A new study says that people who are already suffering from prostate cancer must avoid selenium as it worsens their condition.
Researchers at Dana-Farber Cancer Institute the University of California, San Francisco, have observed a higher risk of more-aggressive prostate cancer in men with SOD2 genetic variant, found in about 75 percent of the prostate cancer patients in the study.
In such men, having a high level of selenium in the blood was linked with a two-fold greater risk of poorer outcomes than men with the lowest amounts of selenium.
On the other hand, the 25 percent of men with a different variant of the same gene, and who had high selenium levels, were at 40 percent lower risk of aggressive disease.
The variants are slightly different forms of a gene that instructs cells to make manganese superoxide dismutase (SOD2)-an enzyme that protects the body against harmful oxygen compounds.
Senior author Dr. Philip Kantoff, director of Dana-Farber's Lank Center for Genitourinary Oncology, says that the findings of the study suggest that for those who already have prostate cancer, it may be a bad thing to take selenium.
The unexpected results are the first to raise concern about this potentially harmful consequence of taking supplemental selenium.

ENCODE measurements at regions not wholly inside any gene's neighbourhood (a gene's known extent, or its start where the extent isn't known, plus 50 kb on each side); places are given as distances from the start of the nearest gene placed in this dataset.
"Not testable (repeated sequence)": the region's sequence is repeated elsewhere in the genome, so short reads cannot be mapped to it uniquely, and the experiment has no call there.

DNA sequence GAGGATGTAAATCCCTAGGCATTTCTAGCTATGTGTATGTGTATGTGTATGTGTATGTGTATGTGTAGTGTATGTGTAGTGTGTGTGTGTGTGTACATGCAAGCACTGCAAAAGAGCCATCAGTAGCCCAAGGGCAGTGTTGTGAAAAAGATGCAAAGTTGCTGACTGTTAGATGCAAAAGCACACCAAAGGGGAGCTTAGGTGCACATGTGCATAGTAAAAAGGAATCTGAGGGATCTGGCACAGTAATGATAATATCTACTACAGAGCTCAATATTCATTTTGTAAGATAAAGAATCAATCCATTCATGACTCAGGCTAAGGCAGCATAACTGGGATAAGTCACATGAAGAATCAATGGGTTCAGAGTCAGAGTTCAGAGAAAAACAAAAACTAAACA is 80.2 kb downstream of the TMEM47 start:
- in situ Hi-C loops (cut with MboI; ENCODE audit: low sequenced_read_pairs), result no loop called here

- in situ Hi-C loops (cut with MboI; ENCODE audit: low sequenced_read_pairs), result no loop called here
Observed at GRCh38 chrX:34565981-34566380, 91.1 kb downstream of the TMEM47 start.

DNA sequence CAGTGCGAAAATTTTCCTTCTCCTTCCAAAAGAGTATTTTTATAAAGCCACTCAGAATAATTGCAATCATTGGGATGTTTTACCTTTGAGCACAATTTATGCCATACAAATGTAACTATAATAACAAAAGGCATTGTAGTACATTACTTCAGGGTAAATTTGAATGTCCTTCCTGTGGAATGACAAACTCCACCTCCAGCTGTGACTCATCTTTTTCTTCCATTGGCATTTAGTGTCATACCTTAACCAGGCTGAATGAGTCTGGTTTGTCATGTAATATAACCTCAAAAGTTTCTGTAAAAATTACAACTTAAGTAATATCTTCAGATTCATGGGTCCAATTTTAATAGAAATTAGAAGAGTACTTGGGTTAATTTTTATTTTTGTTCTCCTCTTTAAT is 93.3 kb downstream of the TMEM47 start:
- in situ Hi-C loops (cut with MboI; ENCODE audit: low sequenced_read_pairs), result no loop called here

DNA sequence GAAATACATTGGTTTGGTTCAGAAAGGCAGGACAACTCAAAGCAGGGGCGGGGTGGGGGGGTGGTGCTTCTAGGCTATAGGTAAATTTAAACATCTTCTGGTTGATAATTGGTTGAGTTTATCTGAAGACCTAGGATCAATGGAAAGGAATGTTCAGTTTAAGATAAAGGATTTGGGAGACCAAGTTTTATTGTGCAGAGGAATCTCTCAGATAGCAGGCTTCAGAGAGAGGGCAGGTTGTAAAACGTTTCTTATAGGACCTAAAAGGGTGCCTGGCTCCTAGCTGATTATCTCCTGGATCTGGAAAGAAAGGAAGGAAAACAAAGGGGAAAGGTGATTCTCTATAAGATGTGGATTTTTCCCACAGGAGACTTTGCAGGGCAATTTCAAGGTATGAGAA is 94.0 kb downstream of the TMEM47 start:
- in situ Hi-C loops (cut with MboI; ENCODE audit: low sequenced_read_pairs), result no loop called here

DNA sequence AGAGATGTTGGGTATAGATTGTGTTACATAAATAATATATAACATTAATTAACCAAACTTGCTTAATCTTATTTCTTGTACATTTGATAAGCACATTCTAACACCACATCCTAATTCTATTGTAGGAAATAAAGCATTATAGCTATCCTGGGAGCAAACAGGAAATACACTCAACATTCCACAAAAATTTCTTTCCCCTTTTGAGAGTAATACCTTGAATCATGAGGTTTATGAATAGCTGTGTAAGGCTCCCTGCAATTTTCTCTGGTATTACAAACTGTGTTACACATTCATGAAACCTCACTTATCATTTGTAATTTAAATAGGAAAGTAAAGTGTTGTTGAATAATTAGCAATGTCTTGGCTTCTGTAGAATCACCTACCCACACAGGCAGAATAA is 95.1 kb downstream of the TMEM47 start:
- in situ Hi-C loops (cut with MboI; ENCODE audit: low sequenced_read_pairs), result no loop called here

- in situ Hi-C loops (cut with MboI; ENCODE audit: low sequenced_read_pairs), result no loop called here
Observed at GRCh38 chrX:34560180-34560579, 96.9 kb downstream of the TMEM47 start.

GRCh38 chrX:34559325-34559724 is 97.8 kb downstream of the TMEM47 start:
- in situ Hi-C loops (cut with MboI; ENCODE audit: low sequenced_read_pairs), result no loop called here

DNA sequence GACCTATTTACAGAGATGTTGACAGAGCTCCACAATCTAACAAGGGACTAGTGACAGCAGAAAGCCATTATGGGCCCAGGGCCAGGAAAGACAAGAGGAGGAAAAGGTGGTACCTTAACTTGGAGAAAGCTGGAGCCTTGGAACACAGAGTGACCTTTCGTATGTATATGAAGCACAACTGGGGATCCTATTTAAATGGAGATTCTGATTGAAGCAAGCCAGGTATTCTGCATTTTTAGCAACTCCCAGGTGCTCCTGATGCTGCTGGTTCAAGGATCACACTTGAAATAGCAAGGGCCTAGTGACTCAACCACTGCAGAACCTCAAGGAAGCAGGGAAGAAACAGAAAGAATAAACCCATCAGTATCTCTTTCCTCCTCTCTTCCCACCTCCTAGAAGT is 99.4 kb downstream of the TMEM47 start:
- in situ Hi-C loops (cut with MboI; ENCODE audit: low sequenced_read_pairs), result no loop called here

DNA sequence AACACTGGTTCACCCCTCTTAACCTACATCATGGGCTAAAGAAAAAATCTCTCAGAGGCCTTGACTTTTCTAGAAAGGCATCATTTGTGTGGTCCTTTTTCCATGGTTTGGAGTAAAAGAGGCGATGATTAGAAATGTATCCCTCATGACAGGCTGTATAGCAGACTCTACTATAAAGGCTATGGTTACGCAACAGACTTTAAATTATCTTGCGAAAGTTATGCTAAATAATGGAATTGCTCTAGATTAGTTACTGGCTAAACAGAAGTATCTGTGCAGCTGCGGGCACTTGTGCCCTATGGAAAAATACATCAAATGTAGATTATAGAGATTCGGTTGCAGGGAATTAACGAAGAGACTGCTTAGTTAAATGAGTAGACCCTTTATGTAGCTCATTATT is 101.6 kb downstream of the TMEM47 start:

Kantoff said: "These findings are interesting particularly in light of the recent negative results from the SELECT prevention study, which asked if selenium could protect against prostate cancer."
The new study reveals the strong interaction between selenium and SOD2 to influence the biology of prostate cancer-a finding that has earlier been shown.
The authors said that the current research demonstrated that variations in the make up of the SOD2 gene dramatically alter the effects of selenium on the risk of aggressive prostate cancer.
Selenium is a mineral found widely in rocks and dirt and small amounts of selenium are essential for health.
The study has been published in the Journal of Clinical Oncology.